The 2010 World Cup is over, but the monthlong tournament will leave more than a few lasting memories. Senior writer Grant Wahl offers five of his favorites from South Africa
This is an article from the July 19, 2010 issue
The Soweto kickoff watch party
Rather than attending the opening game between South Africa and Mexico at Soccer City, I saw it with my old friend Mxolisi Mahlangu at a public-viewing area in Soweto. When Siphiwe Tshabalala scored the first goal of the World Cup to give South Africa a 1--0 lead, the nearly 1,000 fans around me erupted, and a half-dozen strangers (and Mxo) wrapped me in bear hugs.
The Yanks' celebration
When Landon Donovan scored in stoppage time to defeat Algeria in Pretoria and save the U.S. from elimination, the outpouring of emotion among the Americans was off the charts. "My favorite memory from that goal was turning the corner and looking up and seeing first Stuart Holden's face running toward the corner flag," recalled Donovan, "followed by, like, 30 people, including staff and coaches and everyone, and just meeting at the corner flag to celebrate." U.S. fans in the stands—and around America—won't forget it either.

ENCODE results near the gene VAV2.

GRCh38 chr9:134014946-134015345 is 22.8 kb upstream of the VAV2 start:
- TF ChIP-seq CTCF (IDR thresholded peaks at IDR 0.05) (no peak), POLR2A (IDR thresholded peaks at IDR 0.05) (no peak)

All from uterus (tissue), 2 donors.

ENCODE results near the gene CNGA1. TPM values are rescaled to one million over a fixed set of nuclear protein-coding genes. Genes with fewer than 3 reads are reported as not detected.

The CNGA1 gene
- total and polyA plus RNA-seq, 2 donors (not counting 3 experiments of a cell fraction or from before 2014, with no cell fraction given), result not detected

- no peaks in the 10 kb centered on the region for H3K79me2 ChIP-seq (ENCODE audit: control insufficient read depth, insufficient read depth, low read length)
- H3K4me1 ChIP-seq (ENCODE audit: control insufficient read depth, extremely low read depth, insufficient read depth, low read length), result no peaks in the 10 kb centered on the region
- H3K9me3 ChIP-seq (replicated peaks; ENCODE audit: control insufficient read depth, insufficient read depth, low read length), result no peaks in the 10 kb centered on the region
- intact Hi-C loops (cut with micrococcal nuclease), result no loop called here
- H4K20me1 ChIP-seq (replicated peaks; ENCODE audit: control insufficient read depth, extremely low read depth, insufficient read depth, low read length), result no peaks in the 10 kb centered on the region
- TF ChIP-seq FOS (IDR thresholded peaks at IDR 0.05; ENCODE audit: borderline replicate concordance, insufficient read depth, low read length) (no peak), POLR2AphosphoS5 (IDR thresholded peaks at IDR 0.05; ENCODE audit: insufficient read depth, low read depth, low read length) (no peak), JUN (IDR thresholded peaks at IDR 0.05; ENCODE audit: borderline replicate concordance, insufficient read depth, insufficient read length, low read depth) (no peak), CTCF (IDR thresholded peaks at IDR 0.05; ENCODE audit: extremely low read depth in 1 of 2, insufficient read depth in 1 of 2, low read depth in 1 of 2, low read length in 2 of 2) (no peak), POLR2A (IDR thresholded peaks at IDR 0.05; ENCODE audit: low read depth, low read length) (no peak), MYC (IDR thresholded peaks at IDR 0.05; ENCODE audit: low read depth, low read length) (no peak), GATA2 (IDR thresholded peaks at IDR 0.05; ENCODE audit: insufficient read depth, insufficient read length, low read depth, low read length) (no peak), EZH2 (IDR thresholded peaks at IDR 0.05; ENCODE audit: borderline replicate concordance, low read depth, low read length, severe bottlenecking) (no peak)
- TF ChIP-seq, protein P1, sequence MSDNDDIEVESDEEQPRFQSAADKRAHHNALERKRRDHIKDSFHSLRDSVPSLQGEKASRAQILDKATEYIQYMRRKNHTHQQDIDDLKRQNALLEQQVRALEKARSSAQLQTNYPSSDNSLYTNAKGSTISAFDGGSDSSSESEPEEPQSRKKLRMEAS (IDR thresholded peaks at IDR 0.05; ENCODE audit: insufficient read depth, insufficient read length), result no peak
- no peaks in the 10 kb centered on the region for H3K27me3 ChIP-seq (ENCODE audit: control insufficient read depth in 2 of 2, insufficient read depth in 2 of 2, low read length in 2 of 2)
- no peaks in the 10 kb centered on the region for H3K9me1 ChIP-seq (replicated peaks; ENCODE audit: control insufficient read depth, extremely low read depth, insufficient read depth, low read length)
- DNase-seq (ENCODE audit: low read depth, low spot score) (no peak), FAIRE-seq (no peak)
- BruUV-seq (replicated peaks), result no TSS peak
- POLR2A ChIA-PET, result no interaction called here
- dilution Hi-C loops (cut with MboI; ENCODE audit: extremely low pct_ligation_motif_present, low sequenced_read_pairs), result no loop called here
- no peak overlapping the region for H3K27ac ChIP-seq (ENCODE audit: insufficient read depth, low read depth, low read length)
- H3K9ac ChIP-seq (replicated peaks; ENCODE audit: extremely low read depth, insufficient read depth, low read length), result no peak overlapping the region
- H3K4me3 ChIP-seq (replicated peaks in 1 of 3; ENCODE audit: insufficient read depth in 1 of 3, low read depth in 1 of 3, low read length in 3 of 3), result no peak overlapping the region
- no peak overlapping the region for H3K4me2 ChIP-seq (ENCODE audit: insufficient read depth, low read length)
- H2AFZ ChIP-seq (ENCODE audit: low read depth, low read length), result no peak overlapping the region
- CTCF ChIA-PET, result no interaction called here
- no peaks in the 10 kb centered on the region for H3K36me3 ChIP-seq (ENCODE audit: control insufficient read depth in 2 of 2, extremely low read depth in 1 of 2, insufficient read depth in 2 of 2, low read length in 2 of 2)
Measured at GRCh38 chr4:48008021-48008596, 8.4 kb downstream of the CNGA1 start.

Any Diego Maradona press conference
The Argentine legend couldn't coach his team to World Cup glory, but he did win the interview-room battle, providing priceless quotes to the world press. When Argentina got off to a rousing start, Maradona asked that journos apologize to his players for having doubted them: "I'm not suggesting you drop your trousers, but it would be honest and great so we all get along better." Asked about his penchant for hugging and kissing his men, Maradona, 49, flashed a look of mock horror and insisted, "I am dating Veronica, who is blonde and 31 years old."
Van Bronckhorst's bomb
Best goal of the World Cup? For me it was the laser by Giovanni van Bronckhorst from outside the box to give the Netherlands a 1--0 lead against Uruguay in the semifinals. The 35-yard blast by the Dutch captain, which came out of nowhere, made millions who were watching shoot up as if they were sitting in ejection seats—one of the great joys for anyone who loves this sport.
The whispers coursed through Johannesburg throughout the day: Nelson Mandela, the 92-year-old icon of South Africa, might attend the final. He had missed the opening match while mourning the death of his great-granddaughter in an auto accident, but there he was on Sunday, being driven around the field on a golf cart, wearing a fur hat and a beatific smile. A genuine goose-bump moment and one of the many great images from a fantastic tournament.